If you aren’t sure of your target buyer’s pains, interests or desires, interview your current clients or members and find out how you solve their problems and help them. It will clarify your brand positioning. You can include that feedback in your persona description!
2. Personas for Sales
When having sales conversations, one rule of thumb is to have the prospective buyer speak two-thirds of them and to actively listen to their answers. To get them talking, you need great questions. But don’t just ask any question. Ask a question related to your brand; convince them that you are the best choice.
A persona description will help you develop sales questions that relate to your target buyer to qualify them, but also to get them talking about what’s most important to them in a professional service relationship.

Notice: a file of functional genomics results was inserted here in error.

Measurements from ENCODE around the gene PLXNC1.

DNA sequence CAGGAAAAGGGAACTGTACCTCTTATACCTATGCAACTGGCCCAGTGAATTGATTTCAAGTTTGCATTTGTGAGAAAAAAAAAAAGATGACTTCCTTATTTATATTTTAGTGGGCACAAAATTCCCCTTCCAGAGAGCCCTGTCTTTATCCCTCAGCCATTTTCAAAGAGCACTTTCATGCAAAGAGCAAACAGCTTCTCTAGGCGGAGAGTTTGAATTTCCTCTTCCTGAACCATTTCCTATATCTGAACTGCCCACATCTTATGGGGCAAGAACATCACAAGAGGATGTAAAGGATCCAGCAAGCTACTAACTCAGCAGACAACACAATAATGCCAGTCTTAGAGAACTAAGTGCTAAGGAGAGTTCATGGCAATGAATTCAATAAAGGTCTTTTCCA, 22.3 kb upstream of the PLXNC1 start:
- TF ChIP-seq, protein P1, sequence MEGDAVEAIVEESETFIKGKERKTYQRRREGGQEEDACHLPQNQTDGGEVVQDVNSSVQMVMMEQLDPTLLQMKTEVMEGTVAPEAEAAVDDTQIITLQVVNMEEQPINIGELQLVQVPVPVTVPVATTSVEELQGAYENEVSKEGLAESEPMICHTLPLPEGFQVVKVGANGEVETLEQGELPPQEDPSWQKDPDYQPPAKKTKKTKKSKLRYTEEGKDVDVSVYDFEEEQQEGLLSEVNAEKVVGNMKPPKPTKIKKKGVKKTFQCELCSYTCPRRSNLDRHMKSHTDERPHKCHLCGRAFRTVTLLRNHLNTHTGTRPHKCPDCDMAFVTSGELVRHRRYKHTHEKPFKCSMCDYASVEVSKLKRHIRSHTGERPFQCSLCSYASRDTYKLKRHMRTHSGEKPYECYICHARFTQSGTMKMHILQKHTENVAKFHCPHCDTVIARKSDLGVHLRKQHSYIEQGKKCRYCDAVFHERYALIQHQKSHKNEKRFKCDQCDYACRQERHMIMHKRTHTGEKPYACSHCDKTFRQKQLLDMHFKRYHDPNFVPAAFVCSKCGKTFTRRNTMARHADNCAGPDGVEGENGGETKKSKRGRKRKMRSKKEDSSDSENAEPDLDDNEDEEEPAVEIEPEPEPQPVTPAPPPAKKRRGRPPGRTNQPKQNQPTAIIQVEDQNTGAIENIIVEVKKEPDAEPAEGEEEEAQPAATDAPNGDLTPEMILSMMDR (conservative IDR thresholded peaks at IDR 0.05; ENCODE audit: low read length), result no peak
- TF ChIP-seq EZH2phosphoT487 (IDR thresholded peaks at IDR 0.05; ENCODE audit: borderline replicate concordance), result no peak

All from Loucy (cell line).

For example, if you solve the challenge of training, ask a sales question like, “How important is it to you that your [professional service relationship] supports a well-educated team at your company?” It’s likely that the right buyer will say that it’s very important, which gives you an opportunity to ask about types of education they seek, and then talk about your service offerings.
The persona description helps you prepare for these conversations with confidence and consistency.
3. Personas for Client Service
Once you attract a new client — or a new member in the case of associations — you can use your persona descriptions to address how to deliver great client service. The descriptions can be used to train your staff on client service expectations, how you solve problems and how you make a difference.
You can even create persona descriptions for referral sources and influencers. Help team members understand how to develop industry connections that can refer new opportunities to your firm or association. Everyone can take ownership of your brand positioning with the right knowledge. Personas are just one way to do this.